Both classes were sponsored by handi-quilter, so we had handi-quilter longarms in the classrooms. Usually there are two students per longarm, but I lucked out and got my own longarm in both classes. It was really- really-unexplainably wonderful to have time on a longarm without having to be worrying about quilting something important (or using up my time when I should be quilting something important). That feeling of timecrunch and stress and irritation (which led to the meltdown I mentioned here) had just about made me give up on longarming all together. The classes at MQS however, really went a long way toward alleviating that bad taste in my mouth.
The class from Cathy Franks was on her cut-glass plate quilting designs. She was super fun, enthusiastic and upbeat teacher and I was so excited that her quilt won first place in the theme category this year. I'd definitely recommend a class with her if you can. Anyway, she's been experimenting with using a variety of fillers to create custom cut-glass-plate looks in her quilt backgrounds. In the class she taught us her process and styles and then set us loose to try them all out. If you're not sure what I mean by a cut-glass plate, they look like this. My biggest takeaways from her class were truly in how she divides up her space. I love learning new background fillers (can't stipple forever) and she had great ideas for those, but I never really can tell how to divide up my space to use them to the best advantage.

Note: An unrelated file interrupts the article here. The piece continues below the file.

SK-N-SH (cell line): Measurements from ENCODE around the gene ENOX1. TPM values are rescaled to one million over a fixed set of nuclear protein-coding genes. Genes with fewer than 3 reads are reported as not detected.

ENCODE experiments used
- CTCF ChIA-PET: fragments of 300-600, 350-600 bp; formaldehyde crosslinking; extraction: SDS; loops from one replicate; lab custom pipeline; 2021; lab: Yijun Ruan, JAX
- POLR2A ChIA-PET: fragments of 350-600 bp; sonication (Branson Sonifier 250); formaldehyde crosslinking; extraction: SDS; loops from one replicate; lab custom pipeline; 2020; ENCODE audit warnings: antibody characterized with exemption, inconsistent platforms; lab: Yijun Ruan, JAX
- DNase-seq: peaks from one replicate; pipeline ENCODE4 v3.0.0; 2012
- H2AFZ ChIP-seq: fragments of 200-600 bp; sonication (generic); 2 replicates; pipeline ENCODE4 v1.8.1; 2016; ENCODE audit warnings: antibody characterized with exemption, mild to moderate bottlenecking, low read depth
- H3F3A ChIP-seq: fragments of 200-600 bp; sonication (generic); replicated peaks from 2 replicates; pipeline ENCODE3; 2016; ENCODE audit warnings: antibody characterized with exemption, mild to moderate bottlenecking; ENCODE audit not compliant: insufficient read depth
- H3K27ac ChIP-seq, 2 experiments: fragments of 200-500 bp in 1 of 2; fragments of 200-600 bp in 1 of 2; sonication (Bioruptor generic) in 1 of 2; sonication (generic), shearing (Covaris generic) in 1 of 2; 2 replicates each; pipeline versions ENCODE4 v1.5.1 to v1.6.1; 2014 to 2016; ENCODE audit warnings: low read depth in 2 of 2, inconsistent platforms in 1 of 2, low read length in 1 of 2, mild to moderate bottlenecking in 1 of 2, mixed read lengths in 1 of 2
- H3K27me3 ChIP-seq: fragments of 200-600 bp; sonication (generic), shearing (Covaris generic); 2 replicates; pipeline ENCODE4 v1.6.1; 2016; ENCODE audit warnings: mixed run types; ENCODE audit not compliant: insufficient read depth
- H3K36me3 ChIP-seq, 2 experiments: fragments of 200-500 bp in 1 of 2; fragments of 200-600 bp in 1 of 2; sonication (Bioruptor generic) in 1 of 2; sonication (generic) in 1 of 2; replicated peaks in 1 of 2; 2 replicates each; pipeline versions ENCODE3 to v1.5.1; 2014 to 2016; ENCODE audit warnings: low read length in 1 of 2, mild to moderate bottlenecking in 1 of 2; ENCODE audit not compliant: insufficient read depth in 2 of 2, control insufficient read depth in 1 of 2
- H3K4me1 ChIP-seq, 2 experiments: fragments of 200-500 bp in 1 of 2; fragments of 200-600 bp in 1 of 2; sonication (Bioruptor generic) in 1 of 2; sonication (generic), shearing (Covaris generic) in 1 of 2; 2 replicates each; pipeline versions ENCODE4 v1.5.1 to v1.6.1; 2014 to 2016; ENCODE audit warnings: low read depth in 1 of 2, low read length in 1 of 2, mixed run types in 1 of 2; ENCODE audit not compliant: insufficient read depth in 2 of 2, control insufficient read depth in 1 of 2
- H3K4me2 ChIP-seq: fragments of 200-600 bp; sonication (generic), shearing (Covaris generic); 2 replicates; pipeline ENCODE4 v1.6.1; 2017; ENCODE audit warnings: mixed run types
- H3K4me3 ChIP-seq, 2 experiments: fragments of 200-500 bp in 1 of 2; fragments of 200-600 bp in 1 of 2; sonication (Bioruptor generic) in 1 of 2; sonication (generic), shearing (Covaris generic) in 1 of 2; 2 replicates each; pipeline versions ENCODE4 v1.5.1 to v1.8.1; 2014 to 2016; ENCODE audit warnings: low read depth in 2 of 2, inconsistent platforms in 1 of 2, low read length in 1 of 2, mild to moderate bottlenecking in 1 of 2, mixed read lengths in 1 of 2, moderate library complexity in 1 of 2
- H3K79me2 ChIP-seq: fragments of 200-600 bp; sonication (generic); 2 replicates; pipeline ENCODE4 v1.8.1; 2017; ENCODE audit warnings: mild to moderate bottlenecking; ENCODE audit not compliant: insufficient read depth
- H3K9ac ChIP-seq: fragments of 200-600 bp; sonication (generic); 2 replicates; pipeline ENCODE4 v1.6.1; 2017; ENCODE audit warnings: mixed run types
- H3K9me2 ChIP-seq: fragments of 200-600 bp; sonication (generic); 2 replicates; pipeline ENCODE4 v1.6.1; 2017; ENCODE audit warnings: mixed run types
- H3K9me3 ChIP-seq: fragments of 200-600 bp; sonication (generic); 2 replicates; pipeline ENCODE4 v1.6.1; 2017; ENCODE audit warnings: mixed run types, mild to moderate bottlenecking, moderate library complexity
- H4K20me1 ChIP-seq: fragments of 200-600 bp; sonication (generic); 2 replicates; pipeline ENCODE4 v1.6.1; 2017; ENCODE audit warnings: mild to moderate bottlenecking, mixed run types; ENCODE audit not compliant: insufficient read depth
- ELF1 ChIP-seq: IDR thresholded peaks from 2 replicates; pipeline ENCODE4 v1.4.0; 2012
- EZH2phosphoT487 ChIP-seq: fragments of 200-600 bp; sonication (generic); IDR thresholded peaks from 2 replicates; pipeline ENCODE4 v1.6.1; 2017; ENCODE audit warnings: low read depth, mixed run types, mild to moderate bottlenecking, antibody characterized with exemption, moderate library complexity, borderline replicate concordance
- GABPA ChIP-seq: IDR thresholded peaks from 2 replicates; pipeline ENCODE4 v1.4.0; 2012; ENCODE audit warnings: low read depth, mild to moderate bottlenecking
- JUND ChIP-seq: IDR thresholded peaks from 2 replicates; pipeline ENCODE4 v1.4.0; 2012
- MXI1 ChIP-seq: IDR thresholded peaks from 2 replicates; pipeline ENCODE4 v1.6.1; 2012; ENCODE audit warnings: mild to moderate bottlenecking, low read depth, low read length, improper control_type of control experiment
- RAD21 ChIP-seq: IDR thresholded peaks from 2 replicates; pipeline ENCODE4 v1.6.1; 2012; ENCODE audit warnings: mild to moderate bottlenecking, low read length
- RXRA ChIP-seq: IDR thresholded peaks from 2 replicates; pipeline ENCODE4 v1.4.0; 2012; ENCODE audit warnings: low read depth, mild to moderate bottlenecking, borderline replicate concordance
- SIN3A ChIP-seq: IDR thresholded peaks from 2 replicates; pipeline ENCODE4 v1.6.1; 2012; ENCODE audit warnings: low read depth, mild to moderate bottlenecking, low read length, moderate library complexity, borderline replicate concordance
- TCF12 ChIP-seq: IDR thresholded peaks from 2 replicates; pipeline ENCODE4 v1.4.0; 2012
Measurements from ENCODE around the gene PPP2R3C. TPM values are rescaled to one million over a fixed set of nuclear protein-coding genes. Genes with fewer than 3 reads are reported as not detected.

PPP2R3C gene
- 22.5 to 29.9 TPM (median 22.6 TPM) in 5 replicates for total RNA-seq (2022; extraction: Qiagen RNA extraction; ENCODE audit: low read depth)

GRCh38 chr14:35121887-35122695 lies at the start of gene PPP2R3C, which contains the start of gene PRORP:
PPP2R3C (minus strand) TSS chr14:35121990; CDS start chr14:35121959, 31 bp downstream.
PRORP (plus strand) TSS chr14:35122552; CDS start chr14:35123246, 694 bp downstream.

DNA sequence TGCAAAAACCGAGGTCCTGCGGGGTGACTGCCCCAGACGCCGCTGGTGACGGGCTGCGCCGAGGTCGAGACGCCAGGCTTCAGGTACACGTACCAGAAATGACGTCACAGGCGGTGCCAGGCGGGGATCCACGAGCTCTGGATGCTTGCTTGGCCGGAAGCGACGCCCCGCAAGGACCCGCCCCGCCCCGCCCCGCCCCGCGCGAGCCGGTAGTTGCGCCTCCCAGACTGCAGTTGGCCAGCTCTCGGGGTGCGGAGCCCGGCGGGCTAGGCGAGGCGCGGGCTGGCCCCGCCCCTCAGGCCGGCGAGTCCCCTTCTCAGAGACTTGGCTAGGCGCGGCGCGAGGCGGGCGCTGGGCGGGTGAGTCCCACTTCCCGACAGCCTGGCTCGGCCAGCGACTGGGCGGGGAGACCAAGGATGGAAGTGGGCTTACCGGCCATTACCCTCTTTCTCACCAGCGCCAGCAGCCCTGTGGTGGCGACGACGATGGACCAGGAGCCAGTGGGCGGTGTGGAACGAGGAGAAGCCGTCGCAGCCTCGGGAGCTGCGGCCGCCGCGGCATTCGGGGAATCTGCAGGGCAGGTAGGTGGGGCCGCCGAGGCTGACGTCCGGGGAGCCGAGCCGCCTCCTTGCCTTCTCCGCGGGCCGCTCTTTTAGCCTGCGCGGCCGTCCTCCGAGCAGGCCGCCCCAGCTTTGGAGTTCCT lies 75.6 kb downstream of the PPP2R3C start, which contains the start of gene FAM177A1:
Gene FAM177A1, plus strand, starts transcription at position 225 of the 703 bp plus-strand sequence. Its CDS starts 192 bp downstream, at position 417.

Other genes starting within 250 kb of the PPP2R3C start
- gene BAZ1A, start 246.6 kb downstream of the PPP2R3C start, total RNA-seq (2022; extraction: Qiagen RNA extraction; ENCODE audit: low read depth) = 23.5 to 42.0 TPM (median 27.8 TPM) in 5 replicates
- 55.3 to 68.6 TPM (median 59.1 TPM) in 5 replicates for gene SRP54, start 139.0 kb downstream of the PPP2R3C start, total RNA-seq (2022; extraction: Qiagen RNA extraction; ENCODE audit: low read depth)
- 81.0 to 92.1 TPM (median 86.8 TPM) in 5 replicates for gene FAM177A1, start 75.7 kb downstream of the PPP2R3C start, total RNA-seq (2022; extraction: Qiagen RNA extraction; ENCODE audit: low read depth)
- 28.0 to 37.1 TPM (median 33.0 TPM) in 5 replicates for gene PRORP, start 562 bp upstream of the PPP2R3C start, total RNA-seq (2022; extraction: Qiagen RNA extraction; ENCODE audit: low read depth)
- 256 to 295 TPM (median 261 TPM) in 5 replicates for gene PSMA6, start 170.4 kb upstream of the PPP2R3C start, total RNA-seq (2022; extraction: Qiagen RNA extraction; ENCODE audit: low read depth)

Here's one of her quilts called Max where she used this quilting technique in the background.
|"Max" by Cathy Franks|
In the class she had prepared practice quilt sandwiches already marked with interlocking circles in sharpie, and here's all the fun quilting I did during the class. The last picture is of the back, obviously if you were marking a real quilt you wouldn't use sharpie, so the lines could be erased. The tension on the back isn't great, but at least you can get an idea of the effect of the patterns.
The class was so much fun, and one of the best things about it (aside from reinvigorating my interest in longarms) is that everything she taught could be translated to quilting on the home machine. Since most of my quilting int he forseeable future will be on the home machine, that's a very good thing! I'm actually looking forward to implementing her approach in my dog portraits.
Just last week I finally got the Singer 201 set up for FMQ and did some practice on my quilt sandwich from the class. I was so excited to translate a few things and do some of my very own quilting at home. The yellow thread in this picture is the quilting I did at home. I'm still trying to get the tension properly adjusted on the singer, but I'll get it eventually!